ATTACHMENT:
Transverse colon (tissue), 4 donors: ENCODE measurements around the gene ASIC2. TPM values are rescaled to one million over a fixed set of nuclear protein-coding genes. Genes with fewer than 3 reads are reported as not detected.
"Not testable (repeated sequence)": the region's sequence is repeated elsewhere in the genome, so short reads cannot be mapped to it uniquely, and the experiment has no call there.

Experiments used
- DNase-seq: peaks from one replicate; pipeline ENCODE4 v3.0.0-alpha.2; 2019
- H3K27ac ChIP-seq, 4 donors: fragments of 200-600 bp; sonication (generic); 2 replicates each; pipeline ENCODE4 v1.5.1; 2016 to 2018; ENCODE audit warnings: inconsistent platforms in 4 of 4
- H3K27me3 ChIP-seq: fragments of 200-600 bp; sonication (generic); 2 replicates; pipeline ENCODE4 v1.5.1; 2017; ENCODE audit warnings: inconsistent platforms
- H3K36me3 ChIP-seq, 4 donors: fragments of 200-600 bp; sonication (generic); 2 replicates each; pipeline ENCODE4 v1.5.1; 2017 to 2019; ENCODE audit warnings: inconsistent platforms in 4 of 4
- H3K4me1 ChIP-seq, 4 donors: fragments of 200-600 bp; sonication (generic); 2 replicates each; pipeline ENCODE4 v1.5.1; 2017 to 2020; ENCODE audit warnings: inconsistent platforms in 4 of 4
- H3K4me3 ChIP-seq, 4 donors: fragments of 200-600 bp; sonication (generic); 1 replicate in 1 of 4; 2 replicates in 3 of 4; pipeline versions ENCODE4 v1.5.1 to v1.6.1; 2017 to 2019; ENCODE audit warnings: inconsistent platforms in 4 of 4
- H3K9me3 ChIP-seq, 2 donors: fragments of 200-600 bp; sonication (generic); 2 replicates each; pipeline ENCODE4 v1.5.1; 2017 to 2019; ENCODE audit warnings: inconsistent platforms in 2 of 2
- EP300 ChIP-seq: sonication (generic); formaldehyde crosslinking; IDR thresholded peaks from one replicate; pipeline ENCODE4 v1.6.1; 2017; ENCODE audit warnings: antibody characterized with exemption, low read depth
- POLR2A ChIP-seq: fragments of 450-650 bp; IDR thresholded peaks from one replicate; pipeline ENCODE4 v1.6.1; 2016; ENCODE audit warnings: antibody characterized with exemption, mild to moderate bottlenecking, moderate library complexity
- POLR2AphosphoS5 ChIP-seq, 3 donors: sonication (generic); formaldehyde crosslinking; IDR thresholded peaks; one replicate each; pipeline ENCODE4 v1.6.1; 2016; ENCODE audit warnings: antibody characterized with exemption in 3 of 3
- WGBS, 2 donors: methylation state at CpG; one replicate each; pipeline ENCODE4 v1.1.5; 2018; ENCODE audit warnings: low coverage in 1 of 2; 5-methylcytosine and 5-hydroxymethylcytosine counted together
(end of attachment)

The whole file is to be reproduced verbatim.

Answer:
Transverse colon (tissue), 4 donors: ENCODE measurements around the gene ASIC2. TPM values are rescaled to one million over a fixed set of nuclear protein-coding genes. Genes with fewer than 3 reads are reported as not detected.
"Not testable (repeated sequence)": the region's sequence is repeated elsewhere in the genome, so short reads cannot be mapped to it uniquely, and the experiment has no call there.

Experiments used
- DNase-seq: peaks from one replicate; pipeline ENCODE4 v3.0.0-alpha.2; 2019
- H3K27ac ChIP-seq, 4 donors: fragments of 200-600 bp; sonication (generic); 2 replicates each; pipeline ENCODE4 v1.5.1; 2016 to 2018; ENCODE audit warnings: inconsistent platforms in 4 of 4
- H3K27me3 ChIP-seq: fragments of 200-600 bp; sonication (generic); 2 replicates; pipeline ENCODE4 v1.5.1; 2017; ENCODE audit warnings: inconsistent platforms
- H3K36me3 ChIP-seq, 4 donors: fragments of 200-600 bp; sonication (generic); 2 replicates each; pipeline ENCODE4 v1.5.1; 2017 to 2019; ENCODE audit warnings: inconsistent platforms in 4 of 4
- H3K4me1 ChIP-seq, 4 donors: fragments of 200-600 bp; sonication (generic); 2 replicates each; pipeline ENCODE4 v1.5.1; 2017 to 2020; ENCODE audit warnings: inconsistent platforms in 4 of 4
- H3K4me3 ChIP-seq, 4 donors: fragments of 200-600 bp; sonication (generic); 1 replicate in 1 of 4; 2 replicates in 3 of 4; pipeline versions ENCODE4 v1.5.1 to v1.6.1; 2017 to 2019; ENCODE audit warnings: inconsistent platforms in 4 of 4
- H3K9me3 ChIP-seq, 2 donors: fragments of 200-600 bp; sonication (generic); 2 replicates each; pipeline ENCODE4 v1.5.1; 2017 to 2019; ENCODE audit warnings: inconsistent platforms in 2 of 2
- EP300 ChIP-seq: sonication (generic); formaldehyde crosslinking; IDR thresholded peaks from one replicate; pipeline ENCODE4 v1.6.1; 2017; ENCODE audit warnings: antibody characterized with exemption, low read depth
- POLR2A ChIP-seq: fragments of 450-650 bp; IDR thresholded peaks from one replicate; pipeline ENCODE4 v1.6.1; 2016; ENCODE audit warnings: antibody characterized with exemption, mild to moderate bottlenecking, moderate library complexity
- POLR2AphosphoS5 ChIP-seq, 3 donors: sonication (generic); formaldehyde crosslinking; IDR thresholded peaks; one replicate each; pipeline ENCODE4 v1.6.1; 2016; ENCODE audit warnings: antibody characterized with exemption in 3 of 3
- WGBS, 2 donors: methylation state at CpG; one replicate each; pipeline ENCODE4 v1.1.5; 2018; ENCODE audit warnings: low coverage in 1 of 2; 5-methylcytosine and 5-hydroxymethylcytosine counted together